From visuals to layout of product, there is a familiarity and symmetry. The word merchantainment has been used to describe the concept of commerce with entertainment. Other brands and retailers could benefit mightily from emulating features of this approach. Third, Ralph Lauren is not shying away from testing and experimenting through innovation. Ralph Lauren is adopting and using technology to explore and push the boundaries to create a sensory experience with its brand.

Consumers are responding in kind because an emotional connection is forged and a deeper need or want is met. There is a sense of new energy and experimentation around the brand and retailer that inspires that attitude in the consumer. A certain playfulness that embraces augmented reality and 4D technology pushes the consumer into new territory at the same time.

Germany’s Deutsche Post offers an even more radical vision and version of seamlessness. Europe’s largest postal service announced that it is moving its core business online. It is now offering a system that sends secure messages for the price of a stamp. Early tests with consumers yielded better-than-expected results and interest. The willingness to pay to ensure the security of private communications is enough to win over consumers. The seamless integration of a trusted brand known for reliably handling mail is now successfully moving into email.

Without innovation like this, the traditional business model would continue to erode. Instead, Deutsche Post chose a vision for the future designed around an unmet need. By bringing their traditional physical business into the electronic world they have stemmed a shrinking business; the success from business customers alone will pay-off on this innovation. The values and equities from the physical experience must translate into the online experience for this innovation to succeed long-term.

Creating a complementary experience between physical and virtual is particularly critical for brands and retailers that exist equally in both worlds now. Take for example The Gap or Nike. These retailers must innovate around the biggest barrier to shopping online and conversely shopping in-store to deliver on a complementary seamless experience.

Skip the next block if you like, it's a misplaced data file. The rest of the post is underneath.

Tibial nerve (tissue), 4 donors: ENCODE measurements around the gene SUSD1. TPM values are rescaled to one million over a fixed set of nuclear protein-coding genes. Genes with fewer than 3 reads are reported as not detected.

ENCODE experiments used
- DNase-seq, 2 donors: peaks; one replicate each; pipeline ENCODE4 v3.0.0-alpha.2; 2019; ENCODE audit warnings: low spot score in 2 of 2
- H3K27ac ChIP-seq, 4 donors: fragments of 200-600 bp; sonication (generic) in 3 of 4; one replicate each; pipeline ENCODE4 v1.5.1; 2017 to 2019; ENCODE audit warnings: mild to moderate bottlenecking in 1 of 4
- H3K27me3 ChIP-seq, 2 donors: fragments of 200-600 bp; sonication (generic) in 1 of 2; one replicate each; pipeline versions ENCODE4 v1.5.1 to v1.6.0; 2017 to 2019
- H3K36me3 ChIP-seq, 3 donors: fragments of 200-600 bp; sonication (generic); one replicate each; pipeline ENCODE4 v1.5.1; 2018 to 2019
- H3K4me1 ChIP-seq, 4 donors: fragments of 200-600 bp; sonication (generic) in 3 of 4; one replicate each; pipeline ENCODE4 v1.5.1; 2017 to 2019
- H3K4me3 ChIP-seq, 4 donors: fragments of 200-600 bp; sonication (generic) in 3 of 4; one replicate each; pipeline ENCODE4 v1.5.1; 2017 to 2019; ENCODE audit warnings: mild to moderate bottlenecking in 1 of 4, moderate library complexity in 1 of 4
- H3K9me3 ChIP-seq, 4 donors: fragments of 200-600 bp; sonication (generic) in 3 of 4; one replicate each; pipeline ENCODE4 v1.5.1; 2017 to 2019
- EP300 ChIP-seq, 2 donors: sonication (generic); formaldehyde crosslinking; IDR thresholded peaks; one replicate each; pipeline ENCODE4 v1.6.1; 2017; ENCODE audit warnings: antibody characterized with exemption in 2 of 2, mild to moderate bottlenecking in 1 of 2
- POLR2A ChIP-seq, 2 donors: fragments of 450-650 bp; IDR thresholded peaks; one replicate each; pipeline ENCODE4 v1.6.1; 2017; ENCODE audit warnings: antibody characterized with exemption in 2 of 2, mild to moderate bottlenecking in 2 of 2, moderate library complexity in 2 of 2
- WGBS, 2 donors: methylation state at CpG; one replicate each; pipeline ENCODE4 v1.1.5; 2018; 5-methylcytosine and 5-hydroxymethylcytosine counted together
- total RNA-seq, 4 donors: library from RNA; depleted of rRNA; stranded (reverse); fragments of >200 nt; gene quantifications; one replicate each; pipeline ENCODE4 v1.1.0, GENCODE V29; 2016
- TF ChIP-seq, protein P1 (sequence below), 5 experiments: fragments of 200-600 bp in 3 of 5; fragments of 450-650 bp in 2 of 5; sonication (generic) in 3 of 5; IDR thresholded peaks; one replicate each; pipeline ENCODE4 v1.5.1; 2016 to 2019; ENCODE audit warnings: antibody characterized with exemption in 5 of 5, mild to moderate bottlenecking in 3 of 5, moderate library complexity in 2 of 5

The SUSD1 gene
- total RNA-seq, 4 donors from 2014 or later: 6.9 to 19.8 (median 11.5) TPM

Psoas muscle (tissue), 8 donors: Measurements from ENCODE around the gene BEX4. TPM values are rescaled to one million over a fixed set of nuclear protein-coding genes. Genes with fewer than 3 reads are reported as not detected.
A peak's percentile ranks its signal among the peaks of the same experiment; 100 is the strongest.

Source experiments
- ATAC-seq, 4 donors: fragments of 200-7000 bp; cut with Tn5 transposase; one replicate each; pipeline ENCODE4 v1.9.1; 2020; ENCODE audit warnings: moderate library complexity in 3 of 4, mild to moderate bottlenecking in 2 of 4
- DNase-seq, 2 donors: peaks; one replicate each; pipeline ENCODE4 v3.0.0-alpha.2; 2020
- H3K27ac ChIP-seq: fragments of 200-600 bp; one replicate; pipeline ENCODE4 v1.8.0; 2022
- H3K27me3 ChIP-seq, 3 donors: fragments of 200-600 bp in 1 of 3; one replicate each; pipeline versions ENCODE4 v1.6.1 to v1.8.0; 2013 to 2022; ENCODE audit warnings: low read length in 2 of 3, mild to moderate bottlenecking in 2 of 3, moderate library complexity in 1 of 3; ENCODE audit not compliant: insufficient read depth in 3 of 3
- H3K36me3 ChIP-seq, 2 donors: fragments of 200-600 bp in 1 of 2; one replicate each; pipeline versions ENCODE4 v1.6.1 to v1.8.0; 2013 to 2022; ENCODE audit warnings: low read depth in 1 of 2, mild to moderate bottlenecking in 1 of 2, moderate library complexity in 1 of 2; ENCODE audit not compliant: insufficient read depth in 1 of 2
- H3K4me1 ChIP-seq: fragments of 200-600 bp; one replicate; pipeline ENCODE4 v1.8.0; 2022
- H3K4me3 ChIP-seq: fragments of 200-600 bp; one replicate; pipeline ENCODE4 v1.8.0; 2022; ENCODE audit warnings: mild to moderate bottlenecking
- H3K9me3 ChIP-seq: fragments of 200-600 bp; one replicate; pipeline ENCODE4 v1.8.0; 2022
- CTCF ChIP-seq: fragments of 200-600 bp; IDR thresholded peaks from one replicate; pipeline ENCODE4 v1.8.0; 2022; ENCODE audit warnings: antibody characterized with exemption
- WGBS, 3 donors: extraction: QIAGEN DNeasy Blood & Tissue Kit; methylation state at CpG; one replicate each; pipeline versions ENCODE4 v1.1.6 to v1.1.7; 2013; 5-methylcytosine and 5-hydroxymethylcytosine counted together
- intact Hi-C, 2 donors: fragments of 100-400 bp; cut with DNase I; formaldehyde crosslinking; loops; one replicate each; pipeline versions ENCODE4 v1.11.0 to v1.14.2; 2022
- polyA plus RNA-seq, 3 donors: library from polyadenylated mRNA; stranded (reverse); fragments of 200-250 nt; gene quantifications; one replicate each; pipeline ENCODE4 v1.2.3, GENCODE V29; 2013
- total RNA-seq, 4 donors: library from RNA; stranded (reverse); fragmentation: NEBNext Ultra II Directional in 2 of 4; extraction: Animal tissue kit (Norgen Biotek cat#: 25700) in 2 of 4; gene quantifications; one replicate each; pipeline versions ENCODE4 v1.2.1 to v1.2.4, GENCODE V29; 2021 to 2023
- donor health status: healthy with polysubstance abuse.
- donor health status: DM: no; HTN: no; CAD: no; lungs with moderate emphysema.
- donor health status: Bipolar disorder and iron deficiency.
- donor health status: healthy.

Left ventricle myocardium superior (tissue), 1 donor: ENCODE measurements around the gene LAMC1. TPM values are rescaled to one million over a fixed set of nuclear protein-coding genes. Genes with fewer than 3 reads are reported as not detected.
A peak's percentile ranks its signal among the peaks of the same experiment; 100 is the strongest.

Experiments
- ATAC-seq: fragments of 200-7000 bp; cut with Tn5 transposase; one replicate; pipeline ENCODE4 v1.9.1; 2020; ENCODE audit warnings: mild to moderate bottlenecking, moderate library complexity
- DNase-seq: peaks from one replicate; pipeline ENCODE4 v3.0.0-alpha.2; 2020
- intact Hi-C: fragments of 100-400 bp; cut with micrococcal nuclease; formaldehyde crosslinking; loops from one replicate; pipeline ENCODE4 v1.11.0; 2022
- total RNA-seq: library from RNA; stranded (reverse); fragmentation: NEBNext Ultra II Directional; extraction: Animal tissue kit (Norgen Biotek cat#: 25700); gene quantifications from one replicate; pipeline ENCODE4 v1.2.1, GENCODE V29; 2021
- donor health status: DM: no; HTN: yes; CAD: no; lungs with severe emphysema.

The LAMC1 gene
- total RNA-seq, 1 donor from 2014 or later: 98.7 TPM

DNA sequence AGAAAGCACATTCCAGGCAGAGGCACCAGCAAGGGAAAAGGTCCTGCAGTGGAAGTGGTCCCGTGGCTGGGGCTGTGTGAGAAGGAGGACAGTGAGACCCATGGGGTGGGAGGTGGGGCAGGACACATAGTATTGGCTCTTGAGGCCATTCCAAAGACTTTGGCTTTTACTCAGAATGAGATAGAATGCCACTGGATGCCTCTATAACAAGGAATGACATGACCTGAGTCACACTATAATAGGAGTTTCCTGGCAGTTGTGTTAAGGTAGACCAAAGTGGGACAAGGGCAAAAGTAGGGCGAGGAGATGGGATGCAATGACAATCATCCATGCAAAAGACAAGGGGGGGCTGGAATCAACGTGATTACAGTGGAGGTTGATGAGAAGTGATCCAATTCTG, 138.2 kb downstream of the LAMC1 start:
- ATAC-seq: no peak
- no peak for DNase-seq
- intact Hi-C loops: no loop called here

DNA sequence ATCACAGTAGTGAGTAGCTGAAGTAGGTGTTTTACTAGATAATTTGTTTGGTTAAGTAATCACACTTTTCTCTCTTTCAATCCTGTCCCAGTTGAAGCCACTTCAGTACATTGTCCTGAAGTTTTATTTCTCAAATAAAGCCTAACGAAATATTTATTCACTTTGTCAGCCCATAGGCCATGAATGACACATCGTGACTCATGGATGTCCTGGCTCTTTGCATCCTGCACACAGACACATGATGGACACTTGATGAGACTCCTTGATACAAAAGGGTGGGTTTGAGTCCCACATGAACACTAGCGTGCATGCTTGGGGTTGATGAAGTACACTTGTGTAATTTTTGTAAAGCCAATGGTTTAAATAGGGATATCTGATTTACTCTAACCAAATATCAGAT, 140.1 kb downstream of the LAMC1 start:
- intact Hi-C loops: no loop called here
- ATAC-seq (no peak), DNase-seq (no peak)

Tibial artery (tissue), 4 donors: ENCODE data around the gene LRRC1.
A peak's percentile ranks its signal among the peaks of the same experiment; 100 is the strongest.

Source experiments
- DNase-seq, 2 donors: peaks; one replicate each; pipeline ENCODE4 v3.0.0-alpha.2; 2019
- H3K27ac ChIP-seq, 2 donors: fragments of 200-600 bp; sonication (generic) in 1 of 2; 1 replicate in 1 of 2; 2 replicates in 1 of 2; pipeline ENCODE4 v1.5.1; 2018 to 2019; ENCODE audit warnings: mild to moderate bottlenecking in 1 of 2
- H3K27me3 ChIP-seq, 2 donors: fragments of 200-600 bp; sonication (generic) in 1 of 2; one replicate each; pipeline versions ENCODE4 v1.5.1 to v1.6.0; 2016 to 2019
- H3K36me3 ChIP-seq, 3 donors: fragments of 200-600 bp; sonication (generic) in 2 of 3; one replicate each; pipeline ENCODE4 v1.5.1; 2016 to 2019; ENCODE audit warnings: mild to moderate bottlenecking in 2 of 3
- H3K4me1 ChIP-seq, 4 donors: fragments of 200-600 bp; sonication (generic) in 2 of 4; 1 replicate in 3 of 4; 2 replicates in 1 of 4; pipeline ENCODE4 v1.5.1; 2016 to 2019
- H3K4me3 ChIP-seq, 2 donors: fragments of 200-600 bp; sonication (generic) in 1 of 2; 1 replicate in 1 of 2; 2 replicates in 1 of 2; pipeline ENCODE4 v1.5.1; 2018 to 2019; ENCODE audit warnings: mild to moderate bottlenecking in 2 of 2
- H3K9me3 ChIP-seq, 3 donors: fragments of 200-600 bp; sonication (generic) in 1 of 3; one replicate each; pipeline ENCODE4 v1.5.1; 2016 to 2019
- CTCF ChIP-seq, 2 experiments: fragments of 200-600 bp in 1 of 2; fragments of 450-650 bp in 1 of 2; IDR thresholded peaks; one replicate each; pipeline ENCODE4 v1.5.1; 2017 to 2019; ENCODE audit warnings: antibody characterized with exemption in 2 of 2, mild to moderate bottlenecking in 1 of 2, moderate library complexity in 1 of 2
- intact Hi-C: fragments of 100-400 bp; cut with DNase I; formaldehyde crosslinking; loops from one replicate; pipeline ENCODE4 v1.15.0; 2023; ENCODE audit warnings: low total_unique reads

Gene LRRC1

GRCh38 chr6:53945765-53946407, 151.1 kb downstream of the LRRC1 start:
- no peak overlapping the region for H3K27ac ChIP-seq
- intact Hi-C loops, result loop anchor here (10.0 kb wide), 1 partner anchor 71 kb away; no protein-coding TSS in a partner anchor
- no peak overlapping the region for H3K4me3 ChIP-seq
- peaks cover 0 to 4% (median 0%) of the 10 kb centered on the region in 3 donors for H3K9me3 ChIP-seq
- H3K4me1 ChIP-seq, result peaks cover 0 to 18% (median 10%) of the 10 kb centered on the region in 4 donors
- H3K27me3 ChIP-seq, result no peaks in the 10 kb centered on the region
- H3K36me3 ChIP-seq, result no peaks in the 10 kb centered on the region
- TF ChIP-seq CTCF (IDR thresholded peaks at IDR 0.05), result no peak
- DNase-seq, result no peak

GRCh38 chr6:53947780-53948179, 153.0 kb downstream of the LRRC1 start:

Service is one such factor online. How does Nike replicate a level of service the customer has grown to expect in its stores, online? The ability to innovate more rapidly in the digital world is further creating a gulf-like void in the consumer experience in the physical world.

If a consumer is wowed online at Nike.com, but enters the store to find nothing has changed, an opportunity to build value and loyalty is lost. Similarly, if consumers are quickly able to find what they are looking for and are greeted by knowledgeable sales people at Best Buy — but everything falls apart when searching for products on BestBuy.com — chances are good another competitor can step in and steal customers.

Twenty-eleven is the year when innovating along the consumers’ journey must take priority. Consumers still expect a steady stream of innovations around individual products and experiences. But the importance of a seamless and value-added consumer engagement journey is job one. This is even more critical when you consider this next generation of “digital natives” who have even higher expectations. However, craving a more interactive shopping experience is almost ubiquitous among all consumers today.

Brands and retailers must synchronize touchpoints to drive seamless and evolved brand experience for consumers. Brand managers, research-and-development folks and merchants alike must collaborate in new ways to create and build an integrated experience for consumers instead of allowing a “marketing schizophrenia” to exist.




BETH ANN KAMINKOW is president and chief operating officer of TracyLocke. A strong advocate of insights-inspired marketing programs, she is a pioneer in strategic-planning research methodologies.